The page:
Perceptions of Female Body Size and Shape in China, Hong Kong, and the United Kingdom

Josephine Mo, Kate Cheung, Lucinda Gledhill, Thomas Pollet, Lynda Boothroyd, Martin Tovée

Research output: Contribution to journalArticlepeer-review

10 Citations (Scopus)


Photographs of 50 women were rated for attractiveness, health, and fertility recorded by four sets of participants—Rural-Chinese (n = 50), Chinese participants in Hong Kong (n = 50), Chinese participants living in the United Kingdom (n = 50), and participants self-identifying as “Caucasian” living in the United Kingdom. The results suggest that a polynomial function of Body Mass Index (kg/m2) is the best predictor of all three judgments in all four observer groups. In contrast, shape cues, such as the waist-to-hip ratio (WHR), seem to play a relatively small role. Shape cues do consistently account for a greater proportion of the variance in all three Chinese groups than for the Caucasian participants, implying a greater role for shape in the Chinese participants’ judgments. This result may reflect the competing pressures between the healthy range for shape and body mass in the Chinese populations versus the role of visual diet in influencing body preferences in different cultural environments.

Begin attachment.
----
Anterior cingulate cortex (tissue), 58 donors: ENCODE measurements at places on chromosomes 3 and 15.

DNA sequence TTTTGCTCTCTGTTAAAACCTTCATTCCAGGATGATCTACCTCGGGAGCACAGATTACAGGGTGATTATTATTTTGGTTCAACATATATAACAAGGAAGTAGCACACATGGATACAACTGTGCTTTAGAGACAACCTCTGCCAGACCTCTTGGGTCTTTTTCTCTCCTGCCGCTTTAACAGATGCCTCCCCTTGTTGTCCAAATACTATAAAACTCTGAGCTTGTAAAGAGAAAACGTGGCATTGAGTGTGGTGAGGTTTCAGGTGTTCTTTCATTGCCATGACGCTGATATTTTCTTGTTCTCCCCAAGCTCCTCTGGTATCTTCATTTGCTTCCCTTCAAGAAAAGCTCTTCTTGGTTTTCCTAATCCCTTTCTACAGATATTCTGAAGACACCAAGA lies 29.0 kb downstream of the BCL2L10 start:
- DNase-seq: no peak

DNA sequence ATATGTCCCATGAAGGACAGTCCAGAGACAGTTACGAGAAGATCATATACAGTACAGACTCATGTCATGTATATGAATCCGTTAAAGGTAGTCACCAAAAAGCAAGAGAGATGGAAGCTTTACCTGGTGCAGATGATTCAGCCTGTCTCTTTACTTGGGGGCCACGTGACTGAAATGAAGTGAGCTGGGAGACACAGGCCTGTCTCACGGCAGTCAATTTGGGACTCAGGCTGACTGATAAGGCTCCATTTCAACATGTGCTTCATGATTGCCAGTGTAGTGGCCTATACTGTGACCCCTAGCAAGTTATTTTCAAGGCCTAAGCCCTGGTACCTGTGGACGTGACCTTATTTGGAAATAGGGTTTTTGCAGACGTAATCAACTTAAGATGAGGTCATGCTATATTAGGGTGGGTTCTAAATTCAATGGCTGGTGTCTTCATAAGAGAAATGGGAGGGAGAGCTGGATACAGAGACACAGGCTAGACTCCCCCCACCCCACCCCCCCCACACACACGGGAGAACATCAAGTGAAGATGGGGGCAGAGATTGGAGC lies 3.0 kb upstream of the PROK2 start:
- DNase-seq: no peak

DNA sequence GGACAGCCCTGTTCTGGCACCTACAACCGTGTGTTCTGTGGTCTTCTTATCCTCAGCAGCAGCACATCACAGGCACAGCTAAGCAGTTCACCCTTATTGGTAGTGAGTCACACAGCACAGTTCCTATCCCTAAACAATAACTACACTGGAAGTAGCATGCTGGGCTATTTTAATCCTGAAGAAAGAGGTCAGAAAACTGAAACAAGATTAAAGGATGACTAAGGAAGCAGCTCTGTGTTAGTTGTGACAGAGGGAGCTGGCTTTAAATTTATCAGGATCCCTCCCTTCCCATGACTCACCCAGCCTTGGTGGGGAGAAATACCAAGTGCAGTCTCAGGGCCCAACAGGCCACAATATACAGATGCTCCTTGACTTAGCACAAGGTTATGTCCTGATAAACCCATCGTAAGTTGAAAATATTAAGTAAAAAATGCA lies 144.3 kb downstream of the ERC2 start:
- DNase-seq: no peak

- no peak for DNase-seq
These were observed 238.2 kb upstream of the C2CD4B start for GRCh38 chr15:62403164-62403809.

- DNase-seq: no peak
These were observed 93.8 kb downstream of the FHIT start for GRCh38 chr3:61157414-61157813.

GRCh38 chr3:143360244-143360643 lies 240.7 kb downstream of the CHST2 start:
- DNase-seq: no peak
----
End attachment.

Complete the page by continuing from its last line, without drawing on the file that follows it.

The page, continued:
Original languageEnglish
Pages (from-to)78-103
JournalCross-Cultural Research
Issue number1
Early online date15 Nov 2013
Publication statusPublished - 1 Feb 2014


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